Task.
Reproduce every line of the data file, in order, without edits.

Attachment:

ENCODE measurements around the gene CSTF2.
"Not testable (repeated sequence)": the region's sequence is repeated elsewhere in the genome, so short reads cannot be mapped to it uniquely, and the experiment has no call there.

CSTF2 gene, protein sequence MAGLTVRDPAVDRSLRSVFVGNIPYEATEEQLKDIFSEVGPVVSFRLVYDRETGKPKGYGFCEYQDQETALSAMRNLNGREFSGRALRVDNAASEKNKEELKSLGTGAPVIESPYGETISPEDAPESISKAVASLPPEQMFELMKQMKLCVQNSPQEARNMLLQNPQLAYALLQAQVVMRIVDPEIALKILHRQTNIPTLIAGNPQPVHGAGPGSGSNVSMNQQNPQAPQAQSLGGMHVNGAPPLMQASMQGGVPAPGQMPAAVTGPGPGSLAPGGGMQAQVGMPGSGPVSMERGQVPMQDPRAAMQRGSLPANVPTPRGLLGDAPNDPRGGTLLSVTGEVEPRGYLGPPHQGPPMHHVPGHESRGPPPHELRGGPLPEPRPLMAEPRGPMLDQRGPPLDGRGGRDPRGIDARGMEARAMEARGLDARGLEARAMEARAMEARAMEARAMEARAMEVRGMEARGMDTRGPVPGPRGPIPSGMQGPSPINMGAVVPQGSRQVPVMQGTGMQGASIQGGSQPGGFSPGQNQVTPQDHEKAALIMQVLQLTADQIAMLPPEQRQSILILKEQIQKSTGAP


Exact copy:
ENCODE measurements around the gene CSTF2.
"Not testable (repeated sequence)": the region's sequence is repeated elsewhere in the genome, so short reads cannot be mapped to it uniquely, and the experiment has no call there.

CSTF2 gene, protein sequence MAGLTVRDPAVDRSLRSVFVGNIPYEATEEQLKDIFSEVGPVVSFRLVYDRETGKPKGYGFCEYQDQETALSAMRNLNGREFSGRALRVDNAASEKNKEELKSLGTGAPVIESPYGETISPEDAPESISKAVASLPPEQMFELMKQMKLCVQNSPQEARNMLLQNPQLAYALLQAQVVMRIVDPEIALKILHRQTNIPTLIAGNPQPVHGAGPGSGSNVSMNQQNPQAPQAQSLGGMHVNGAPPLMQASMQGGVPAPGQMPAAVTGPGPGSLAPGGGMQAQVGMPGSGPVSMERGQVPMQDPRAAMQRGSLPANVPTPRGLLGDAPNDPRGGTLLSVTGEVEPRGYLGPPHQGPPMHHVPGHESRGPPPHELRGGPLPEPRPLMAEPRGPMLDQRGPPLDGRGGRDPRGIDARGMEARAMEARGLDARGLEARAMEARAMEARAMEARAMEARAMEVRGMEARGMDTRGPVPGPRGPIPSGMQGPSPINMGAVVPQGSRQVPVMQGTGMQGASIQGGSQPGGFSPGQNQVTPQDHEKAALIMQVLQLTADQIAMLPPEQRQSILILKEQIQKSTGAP